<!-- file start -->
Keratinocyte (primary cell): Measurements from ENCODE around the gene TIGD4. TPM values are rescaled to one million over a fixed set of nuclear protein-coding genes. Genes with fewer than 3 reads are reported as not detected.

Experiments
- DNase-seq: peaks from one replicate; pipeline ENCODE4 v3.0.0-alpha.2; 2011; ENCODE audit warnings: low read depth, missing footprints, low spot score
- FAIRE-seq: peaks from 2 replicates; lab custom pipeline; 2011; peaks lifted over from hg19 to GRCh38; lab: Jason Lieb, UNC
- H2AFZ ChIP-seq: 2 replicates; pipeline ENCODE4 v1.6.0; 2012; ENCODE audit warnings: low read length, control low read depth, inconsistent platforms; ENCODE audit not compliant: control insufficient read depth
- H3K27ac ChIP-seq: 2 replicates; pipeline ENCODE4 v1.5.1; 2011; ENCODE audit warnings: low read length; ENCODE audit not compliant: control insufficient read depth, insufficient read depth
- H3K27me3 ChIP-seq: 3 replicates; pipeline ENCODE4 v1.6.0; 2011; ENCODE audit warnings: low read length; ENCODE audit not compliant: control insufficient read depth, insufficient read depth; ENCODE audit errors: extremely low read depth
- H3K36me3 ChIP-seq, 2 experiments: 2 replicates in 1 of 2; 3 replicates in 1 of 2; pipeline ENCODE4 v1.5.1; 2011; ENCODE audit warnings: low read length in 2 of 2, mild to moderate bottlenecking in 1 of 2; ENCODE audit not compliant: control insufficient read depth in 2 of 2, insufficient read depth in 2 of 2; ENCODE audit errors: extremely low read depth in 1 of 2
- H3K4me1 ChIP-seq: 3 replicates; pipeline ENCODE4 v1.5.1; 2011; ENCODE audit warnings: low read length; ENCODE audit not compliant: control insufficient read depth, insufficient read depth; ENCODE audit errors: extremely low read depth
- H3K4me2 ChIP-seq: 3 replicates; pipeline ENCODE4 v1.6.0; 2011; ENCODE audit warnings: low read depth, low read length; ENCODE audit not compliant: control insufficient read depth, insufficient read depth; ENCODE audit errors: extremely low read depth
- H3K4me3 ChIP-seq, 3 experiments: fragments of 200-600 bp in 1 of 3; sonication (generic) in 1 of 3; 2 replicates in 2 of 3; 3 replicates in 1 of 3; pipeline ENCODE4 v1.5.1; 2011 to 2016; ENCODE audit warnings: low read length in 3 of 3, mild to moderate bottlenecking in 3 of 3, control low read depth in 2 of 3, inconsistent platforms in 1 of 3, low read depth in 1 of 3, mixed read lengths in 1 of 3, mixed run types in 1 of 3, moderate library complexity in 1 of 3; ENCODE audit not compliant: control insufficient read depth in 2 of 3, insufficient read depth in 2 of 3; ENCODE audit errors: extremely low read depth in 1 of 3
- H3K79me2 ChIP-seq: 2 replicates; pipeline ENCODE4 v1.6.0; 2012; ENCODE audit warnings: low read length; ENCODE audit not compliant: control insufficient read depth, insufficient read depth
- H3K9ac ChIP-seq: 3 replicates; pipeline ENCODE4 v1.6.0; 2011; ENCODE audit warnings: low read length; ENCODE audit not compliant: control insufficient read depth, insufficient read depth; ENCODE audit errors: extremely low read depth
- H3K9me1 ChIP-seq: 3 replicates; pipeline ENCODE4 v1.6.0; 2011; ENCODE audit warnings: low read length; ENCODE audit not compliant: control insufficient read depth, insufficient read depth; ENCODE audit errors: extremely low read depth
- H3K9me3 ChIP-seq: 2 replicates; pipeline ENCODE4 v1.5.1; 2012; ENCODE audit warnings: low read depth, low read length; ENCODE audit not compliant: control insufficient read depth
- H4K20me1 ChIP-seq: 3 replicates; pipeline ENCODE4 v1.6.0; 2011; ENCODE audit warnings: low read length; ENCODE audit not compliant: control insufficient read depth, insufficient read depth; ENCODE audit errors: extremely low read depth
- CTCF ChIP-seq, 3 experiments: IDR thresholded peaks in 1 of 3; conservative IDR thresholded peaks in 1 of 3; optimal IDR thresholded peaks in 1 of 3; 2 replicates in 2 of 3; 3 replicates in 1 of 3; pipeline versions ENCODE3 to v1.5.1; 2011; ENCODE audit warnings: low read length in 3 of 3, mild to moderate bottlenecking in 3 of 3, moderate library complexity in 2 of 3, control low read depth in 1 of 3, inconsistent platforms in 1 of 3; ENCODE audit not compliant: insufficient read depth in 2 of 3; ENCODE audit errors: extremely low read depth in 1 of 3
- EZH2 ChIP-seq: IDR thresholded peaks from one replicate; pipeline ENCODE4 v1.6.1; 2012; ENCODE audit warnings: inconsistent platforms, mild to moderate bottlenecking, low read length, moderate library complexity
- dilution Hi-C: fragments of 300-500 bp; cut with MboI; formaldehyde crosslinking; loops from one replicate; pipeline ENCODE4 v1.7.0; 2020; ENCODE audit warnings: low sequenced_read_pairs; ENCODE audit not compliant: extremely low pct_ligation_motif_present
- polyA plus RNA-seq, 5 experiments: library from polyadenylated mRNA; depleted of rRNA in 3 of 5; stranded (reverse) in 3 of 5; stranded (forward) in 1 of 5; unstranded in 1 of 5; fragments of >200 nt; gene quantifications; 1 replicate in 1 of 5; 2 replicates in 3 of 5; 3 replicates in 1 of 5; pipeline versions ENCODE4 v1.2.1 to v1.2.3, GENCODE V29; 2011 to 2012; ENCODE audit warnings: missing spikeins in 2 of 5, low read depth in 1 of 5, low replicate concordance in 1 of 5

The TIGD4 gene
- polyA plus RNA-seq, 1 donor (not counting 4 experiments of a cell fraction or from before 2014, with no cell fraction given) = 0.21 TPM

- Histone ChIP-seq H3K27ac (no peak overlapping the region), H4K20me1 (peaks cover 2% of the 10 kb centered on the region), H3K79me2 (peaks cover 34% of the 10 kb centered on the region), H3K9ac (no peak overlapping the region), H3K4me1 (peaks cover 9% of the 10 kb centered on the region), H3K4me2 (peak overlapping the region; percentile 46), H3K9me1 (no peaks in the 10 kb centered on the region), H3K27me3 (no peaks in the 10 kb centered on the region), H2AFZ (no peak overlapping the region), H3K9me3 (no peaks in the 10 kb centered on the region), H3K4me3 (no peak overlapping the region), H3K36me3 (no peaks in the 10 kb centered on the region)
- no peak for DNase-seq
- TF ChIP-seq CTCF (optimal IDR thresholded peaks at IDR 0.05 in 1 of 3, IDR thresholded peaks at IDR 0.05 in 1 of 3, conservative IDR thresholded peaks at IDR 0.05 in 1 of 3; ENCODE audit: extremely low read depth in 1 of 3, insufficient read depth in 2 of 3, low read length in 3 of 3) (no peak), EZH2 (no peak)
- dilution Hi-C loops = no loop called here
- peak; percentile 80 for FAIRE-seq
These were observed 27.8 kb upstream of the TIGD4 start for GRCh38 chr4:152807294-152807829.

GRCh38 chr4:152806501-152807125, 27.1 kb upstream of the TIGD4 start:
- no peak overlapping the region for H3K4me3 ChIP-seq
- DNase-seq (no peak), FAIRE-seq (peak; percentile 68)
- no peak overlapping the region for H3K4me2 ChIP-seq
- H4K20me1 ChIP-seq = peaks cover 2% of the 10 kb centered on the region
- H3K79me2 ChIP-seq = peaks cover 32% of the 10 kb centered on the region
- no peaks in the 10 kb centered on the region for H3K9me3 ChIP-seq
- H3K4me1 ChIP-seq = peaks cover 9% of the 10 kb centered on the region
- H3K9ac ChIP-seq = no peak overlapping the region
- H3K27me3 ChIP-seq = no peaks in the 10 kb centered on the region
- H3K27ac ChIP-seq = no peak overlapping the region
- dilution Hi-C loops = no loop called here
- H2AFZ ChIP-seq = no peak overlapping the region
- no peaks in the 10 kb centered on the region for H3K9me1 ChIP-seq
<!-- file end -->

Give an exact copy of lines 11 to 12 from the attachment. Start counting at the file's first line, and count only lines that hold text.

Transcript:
- H3K4me3 ChIP-seq, 3 experiments: fragments of 200-600 bp in 1 of 3; sonication (generic) in 1 of 3; 2 replicates in 2 of 3; 3 replicates in 1 of 3; pipeline ENCODE4 v1.5.1; 2011 to 2016; ENCODE audit warnings: low read length in 3 of 3, mild to moderate bottlenecking in 3 of 3, control low read depth in 2 of 3, inconsistent platforms in 1 of 3, low read depth in 1 of 3, mixed read lengths in 1 of 3, mixed run types in 1 of 3, moderate library complexity in 1 of 3; ENCODE audit not compliant: control insufficient read depth in 2 of 3, insufficient read depth in 2 of 3; ENCODE audit errors: extremely low read depth in 1 of 3
- H3K79me2 ChIP-seq: 2 replicates; pipeline ENCODE4 v1.6.0; 2012; ENCODE audit warnings: low read length; ENCODE audit not compliant: control insufficient read depth, insufficient read depth